Improving safety at sea through vessel design in the pelagic sector

Improving safety at sea through vessel design in the pelagic sector

The Scottish pelagic fishing sector is making changes to the design of new fishing vessels to further improve safety at sea.

Increasing global temperatures are linked with an increase in both the frequency and severity of extreme weather events such as hurricanes, heatwaves, and flooding. As a result, some fishing sectors are exploring ways of improving safety at sea to better prepare the fleet to face the challenges climate change poses.

This case study explores the ways in which the Scottish pelagic fishing sector is making changes to the design of new vessels to further improve safety for the crews working on board.

Two vessels tied up at harbour

The Scottish pelagic sector is largely based in north Scotland and Shetland and often fishes far offshore in the North Sea and northeast Atlantic. Pelagic vessels and their crews are regularly exposed to challenging weather conditions and stormy seas as they fish for popular species like mackerel and herring.

The pelagic industry has always been particularly safety conscious. Our crews were wearing lifejackets and hard hats before they became mandatory. The industry now faces more challenging weather more regularly and so owners are taking steps to build even safer vessels.
Ian Gatt, Chief Executive of the Scottish Pelagic Fishermen’s Association

The impact of climate change on weather patterns needs to be considered by business owners and vessel designers to make sure that their vessels are fit for purpose.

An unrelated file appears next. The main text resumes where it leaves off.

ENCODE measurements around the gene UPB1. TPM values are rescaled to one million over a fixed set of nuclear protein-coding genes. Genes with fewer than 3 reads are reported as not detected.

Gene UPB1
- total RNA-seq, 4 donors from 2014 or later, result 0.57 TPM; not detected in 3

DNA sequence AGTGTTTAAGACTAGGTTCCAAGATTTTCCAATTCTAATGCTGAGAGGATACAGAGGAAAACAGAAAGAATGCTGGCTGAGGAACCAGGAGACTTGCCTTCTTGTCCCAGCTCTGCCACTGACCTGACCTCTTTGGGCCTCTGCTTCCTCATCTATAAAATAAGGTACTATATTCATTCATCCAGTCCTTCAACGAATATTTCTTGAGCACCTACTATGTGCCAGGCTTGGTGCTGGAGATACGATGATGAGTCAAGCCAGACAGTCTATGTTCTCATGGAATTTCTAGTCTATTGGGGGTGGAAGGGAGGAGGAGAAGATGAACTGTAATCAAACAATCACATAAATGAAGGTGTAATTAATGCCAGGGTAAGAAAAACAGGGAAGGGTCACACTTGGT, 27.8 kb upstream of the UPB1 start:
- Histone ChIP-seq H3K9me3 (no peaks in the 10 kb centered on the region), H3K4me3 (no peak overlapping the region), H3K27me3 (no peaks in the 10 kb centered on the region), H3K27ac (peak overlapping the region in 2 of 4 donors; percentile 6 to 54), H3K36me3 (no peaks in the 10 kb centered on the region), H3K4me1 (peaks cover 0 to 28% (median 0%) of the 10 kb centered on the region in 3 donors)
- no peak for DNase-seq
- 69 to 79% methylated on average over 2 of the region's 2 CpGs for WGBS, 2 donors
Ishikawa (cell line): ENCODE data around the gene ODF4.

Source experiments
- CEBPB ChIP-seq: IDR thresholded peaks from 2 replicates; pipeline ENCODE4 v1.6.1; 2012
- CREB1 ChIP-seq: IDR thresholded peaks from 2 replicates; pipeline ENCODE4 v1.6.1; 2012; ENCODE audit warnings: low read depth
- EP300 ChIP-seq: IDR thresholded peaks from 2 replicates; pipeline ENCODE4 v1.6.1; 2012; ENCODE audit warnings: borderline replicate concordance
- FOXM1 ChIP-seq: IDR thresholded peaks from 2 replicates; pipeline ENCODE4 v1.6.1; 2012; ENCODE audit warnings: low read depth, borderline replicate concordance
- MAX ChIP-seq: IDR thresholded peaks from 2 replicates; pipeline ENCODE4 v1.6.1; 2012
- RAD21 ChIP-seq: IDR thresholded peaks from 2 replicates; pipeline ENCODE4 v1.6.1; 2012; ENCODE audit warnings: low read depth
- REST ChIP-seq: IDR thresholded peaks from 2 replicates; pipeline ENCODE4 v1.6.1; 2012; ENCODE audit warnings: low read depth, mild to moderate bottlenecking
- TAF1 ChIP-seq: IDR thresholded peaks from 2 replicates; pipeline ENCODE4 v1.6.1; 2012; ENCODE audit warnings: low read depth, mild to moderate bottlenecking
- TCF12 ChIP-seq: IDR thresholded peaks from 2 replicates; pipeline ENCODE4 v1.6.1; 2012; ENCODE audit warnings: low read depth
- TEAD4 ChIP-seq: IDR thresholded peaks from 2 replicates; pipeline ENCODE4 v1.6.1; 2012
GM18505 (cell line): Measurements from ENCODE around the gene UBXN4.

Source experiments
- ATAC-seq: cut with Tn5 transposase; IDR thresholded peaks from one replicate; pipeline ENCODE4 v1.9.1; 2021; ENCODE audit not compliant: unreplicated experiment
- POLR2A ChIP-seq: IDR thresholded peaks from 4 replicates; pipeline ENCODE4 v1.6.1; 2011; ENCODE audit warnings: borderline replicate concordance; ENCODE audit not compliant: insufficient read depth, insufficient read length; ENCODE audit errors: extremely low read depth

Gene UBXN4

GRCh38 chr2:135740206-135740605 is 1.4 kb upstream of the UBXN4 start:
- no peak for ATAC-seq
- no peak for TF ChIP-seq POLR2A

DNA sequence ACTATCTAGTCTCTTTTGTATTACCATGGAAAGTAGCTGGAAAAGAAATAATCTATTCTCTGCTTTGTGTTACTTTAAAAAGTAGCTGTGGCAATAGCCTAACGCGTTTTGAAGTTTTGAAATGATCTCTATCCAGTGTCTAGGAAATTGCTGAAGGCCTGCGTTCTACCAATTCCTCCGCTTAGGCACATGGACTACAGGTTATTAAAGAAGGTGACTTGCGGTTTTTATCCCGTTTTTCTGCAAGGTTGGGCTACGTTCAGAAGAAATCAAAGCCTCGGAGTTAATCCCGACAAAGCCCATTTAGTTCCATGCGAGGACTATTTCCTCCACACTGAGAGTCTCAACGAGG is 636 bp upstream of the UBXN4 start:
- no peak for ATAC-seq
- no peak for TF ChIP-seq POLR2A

“We are seeing lots of renewal in the pelagic sector; in the last decade around 85% of Scottish pelagic fleet has been renewed,” says Ian, “Designing and building a new vessel gives the owner a chance to make safety improvements based on their experience at sea.”

Many new build pelagic vessels are making two key changes to vessel design to improve safety:

  • Building an extra forward deck to protect crew members from rogue waves – creating an extra deck means that the ship has a higher freeboard, this is the distance between the deck and the water. This deck is used to house the water separator and fish tanks. This is a much safer position for crew members to be in when they are working forward as they will be protected from the ocean swell and rogue waves.
  • Moving fish pumping systems from the side of the vessel to the stern – traditionally, pelagic vessels have pumped fish aboard from the broadside. Working from the side means that the vessel is more likely to be side on to ocean swell. By moving pumping systems to the stern, the ship can keep its bow pointed into the wind which is the safest way to face an oncoming swell.

“Safety at sea is paramount to the fishing industry, and continuously improving our safety credentials is an important part of attracting new entrants to the pelagic fishery,” says Ian